Don’t worry too much about losing your service right away. Videotron will walk people through the transition when it eventually happens.

6 MHz is a lot of space

It’s hard to understate what the disappearance of analog cable would do for Videotron’s ability to pump out more service. Each of those 55 channels is 6 MHz wide (the same bandwidth as an over-the-air television channel). In the space of each of those analog signals, Videotron could, through its QAM digital encoding, put through seven standard-definition channels or two high-definition channels, Dessureault tells me. An analysis of Videotron’s encoding system shows those numbers are actually higher, with some of those 6 MHz channels carrying three HD channels and as much as a dozen standard-definition ones. (The difference is compression – the more compressed the signal, the more channels you can fit in that block, but the lower the quality.)

Analysis of a 6 MHz Videotron QAM block at illicotech.com shows 12 SD channels and six audio streams in a space that would have been used for a single analog television channel

Doing the math, those 55 analog channels could become 165 new HD channels in addition to the 71 Videotron already has. In other words, tripling its current offering. Or it could become more than 600 new standard-definition channels, which I’m pretty sure is far more than the number of local TV stations and specialty channels that exist in this country.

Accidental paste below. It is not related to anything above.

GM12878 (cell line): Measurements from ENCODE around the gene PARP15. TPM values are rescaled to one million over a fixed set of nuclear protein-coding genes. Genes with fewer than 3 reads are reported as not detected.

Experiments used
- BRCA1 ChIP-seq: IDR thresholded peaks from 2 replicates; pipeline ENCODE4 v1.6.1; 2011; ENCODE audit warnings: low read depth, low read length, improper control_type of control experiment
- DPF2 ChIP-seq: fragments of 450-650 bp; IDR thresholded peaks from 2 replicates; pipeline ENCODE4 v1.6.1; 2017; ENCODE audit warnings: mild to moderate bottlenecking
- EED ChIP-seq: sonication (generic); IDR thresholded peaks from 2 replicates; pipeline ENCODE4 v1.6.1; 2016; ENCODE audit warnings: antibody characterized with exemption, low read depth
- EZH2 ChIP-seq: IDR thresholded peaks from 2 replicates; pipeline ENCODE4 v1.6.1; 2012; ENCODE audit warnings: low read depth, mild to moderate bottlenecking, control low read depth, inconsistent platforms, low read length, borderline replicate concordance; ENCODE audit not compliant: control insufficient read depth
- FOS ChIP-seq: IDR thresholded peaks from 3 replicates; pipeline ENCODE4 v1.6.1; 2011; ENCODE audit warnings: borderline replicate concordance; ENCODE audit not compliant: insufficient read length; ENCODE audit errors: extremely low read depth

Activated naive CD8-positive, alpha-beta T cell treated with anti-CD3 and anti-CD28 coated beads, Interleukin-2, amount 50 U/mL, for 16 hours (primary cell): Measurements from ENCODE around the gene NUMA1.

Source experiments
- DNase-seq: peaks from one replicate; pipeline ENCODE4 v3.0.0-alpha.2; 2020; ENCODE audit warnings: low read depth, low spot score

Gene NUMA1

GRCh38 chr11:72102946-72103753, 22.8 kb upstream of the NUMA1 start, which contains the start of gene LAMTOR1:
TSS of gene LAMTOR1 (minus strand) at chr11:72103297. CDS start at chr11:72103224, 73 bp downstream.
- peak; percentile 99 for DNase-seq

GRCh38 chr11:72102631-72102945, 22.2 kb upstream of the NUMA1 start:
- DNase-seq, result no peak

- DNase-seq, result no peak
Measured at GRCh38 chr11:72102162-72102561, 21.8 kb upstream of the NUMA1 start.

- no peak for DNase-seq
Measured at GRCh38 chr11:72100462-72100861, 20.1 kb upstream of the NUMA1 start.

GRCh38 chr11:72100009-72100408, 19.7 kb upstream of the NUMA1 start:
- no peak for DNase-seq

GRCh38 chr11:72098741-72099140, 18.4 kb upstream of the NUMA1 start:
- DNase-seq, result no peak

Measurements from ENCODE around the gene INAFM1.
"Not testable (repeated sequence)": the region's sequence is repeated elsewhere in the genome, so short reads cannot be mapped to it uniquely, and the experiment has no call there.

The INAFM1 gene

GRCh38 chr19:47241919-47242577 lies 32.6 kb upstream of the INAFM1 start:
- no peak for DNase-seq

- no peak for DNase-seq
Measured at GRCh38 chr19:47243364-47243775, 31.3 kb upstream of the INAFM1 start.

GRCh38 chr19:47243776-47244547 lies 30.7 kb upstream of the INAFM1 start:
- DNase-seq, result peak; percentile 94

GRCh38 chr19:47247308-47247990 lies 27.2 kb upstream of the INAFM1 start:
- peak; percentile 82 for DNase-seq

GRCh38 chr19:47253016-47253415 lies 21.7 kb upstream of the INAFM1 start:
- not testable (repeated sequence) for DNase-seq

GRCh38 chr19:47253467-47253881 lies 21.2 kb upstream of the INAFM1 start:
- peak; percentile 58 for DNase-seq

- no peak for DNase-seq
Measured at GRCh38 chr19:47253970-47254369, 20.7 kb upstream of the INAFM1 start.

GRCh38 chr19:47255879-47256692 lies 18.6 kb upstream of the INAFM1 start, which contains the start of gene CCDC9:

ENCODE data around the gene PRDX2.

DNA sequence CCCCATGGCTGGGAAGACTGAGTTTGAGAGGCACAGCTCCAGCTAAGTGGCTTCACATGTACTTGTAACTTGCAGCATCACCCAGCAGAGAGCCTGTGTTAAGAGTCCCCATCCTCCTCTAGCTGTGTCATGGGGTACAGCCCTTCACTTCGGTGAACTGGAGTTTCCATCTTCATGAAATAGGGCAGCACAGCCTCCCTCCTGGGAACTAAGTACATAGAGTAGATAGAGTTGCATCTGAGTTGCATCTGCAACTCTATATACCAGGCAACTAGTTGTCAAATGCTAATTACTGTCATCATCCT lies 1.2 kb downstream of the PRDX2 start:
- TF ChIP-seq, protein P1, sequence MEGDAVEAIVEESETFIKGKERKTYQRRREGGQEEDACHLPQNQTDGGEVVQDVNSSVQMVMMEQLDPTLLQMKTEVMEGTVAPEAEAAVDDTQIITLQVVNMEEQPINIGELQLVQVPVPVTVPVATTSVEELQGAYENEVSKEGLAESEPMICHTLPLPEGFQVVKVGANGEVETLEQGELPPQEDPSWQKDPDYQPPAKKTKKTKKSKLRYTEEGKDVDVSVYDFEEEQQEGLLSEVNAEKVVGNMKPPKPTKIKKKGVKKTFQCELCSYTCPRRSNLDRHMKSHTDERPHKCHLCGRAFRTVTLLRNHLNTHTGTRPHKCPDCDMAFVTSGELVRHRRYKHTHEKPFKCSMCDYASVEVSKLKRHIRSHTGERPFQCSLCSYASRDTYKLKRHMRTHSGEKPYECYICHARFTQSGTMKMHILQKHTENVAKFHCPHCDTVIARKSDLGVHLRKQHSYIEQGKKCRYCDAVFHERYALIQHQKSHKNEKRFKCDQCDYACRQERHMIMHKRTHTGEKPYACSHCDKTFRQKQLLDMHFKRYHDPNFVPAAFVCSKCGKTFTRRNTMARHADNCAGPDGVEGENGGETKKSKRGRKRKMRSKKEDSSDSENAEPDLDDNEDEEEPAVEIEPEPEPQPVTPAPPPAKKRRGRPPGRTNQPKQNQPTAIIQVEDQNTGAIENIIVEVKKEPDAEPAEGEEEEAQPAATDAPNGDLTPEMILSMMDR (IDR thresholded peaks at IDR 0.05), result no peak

Most likely Videotron will use the new frequencies to boost the number of SD channels and the number of HD channels, as well as the amount of bandwidth related to video-on-demand service and cable Internet (Videotron wants to particularly improve upload speeds, making the network more symmetrical in upload vs. download). All of this must share the same cable and so must be separated out on different frequencies.

The pressure is definitely being felt most in HD channels. Videotron is adding a handful every year, but space is at a premium. Videotron’s French HD selection is quite good. Well, it has to be, since no French-language commercial television service is going to be successful in Canada if it’s not on Videotron. But in English HD channels, Videotron lags behind Bell TV, which is aggressively trying to woo potential customers in the Montreal area with its fibre-optic Fibe service. Videotron only recently added such popular channels as Space and Discovery in high definition, and it’s still missing Showcase, Food Network and HGTV (though Videotron will add those three by the end of the month). MuchMusic, OLN, Comedy Network, CTV News Channel and YTV are other channels that should be high on the list of HD channels to be added to the grid.